Forget a keyboard, joystick and mouse - those days are long gone when it comes to gaming.
Just Dance 2014 is a dance game developed by Ubisoft - and has got players up on their feet around the world.
It's the fifth version of the game - first released towards the end of last year and has become a big title in the interactive gaming world.
Players have to copy the dance moves they seen on screen and - thanks to gaming console sensors - are judged on their performance.
Here at a regional Ubisoft office in the suburbs of Paris, a group of real-life dancers are demonstrating how the game was made - with the use of green screen technology.
Matthiew Tomkinson, "Just Dance" Game Director, says they're trying to provide a global "night club" experience with the latest additions to the game.
"We've done the first massive multiplayer game for dancing in Just Dance 2014 that is called the World Dance-floor," he explains.
"It's a game mode where everyone dances, all together at the same time, on the same songs. So it is really like entering the night club and dancing with everyone in the world but just in front of your console."
Thanks to new connected consoles, integrated kinetic systems and video cameras, game developers can use their imagination more these days.
Tomkinson says the advances have enabled "Just Dance" to grow.
"In Just Dance 2014, it was an opportunity for us, for example, to do a six people choreo (choreography) where you end up even doing a human pyramid in the middle of the dance," he says.
"And that is the kind of interaction that you can do thanks to new technologies. So it's really the kind of things we try to do every time we see a new (technological) opportunity in (game) consoles."
Veronique Halbrey has also been working on "Just Dance", as a character designer.
She says creating models for production can be challenging.
"Every year we are making tests in order to see what the (technical) limits are and to define a strategy for the whole year, so we don't make tests all the time for each costume. It is to find a perfect match and yes, there are (technical) limits regarding colours, size of details (on costumes) and fabric assembly," says Halbrey.
Away from the dancing, one of the newest offerings from Ubisoft is "Assassin's Creed Unity" - which is due to be released later this year.
It's an action-adventure game set during the French Revolution.
Alain Corre, Ubisoft Executive Director for Europe, Middle East and Africa, says it's one of the games that will be taking centre stage at this year's E3 event.
"We are going to bring our big franchises. "Assassin's Creed Unity" will be there and the graphics and innovations in the game will make "Assassin's Creed Unity" the best in the series," he says.
"I would say that if, that's my belief, if the game and the beauty of the game and graphics, I think they will push some of the fans to come to Paris to check if in Paris it is as good and as beautiful as in the game."
Corre says Ubisoft has it's best ever line-up at this year's E3.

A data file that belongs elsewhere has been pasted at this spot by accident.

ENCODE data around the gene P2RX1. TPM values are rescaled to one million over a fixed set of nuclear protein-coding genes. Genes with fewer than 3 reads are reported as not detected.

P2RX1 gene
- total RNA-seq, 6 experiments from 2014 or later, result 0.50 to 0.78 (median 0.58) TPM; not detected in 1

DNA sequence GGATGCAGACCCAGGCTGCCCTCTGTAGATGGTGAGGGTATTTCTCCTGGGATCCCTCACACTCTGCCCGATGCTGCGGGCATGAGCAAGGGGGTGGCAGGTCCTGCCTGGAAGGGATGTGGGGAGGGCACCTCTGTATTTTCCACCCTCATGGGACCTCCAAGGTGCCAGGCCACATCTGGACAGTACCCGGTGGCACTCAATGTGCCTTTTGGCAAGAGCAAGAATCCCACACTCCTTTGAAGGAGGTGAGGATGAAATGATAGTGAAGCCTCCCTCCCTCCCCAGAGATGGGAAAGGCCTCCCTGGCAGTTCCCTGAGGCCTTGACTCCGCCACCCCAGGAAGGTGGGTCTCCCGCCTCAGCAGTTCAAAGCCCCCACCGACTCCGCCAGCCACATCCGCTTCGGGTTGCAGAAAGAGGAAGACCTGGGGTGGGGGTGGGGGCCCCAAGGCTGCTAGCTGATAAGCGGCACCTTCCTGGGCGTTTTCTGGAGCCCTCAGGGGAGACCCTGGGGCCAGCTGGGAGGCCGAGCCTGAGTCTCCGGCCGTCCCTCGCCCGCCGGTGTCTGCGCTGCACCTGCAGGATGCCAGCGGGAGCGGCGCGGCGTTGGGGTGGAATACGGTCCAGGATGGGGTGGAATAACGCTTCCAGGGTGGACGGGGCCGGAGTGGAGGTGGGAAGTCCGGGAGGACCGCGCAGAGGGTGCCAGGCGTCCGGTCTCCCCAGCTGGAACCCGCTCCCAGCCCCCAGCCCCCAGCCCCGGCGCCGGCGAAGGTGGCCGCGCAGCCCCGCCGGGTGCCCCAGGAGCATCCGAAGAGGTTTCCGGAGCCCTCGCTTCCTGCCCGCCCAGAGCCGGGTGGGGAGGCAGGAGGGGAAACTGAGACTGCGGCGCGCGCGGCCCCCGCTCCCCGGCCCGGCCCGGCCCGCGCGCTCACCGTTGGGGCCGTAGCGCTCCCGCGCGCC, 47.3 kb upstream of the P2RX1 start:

"I believe that this E3 will be very buoyant because the fans are back. Thanks to the PS4, the XBOX One and the PC, and what we can bring in terms of creativity, they are back and they are back in numbers," he adds,
Ubisoft will not be focusing all of its efforts on "Assassins Creed Unity" though.
The company says it also has "a lot of other surprises" lined up for E3 this time round.
"We are going to show some new things on (Tom Clancy's) "The Division" - that we showed last year for the first time. Also on "The Crew," (there) will be something new and we will have some other surprises, but that, I can't give you much more today," says Corre.
"Tom Clancy's - The Division" is due to be released later this year, along with "The Crew."
Ubisoft is also behind "Watch Dogs," which was released at the end of May.
It's a game the company says has notched up record first week sales figures - with four million sold.
More than 800 people have worked on producing "Watch Dogs," which is set in Chicago and explores the impact of technology on the world.
The user plays the role of a hacker and former thug.
Cyril Masquilliere, works in the "Watch Dogs" division at Ubisoft in Paris.
He says gaming development is moving fast and, in the future, players will be able to do more to personalise their experience.
"You like driving all around the world, but you don't like challenges with people with guns. So probably the game won't push you too much (to play against) people with guns, but more (you) will collect things (in the game), to go and, for example, exploring stuff," he explains.
"You can imagine that we will have very different experience between you and me or any other player (of the same game)."
This year's E3 event is expected to attract leading computer and video game companies, analysts and others from more than 100 countries.
Organisers say they'll be all sorts of new technology on show - for computers, consoles and handheld devices.
Will Findlater, Editor-in-Chief of "Stuff" Magazine says the gaming industry is enjoying a strong year - with some "fantastic" titles being released.
"I'm sure there's going to be some more announced at E3. That's what E3 is all about. It's not actually about gaming hardware, it's about fantastic games," he says.
"So there's absolutely no reason to think this is a dud year for gaming. You don't have those big hardware headlines, but then they happen every seven years or so. You can't expect that every year."
E3 is being held at the Los Angeles Convention Centre from 10 June to 12 June 2014.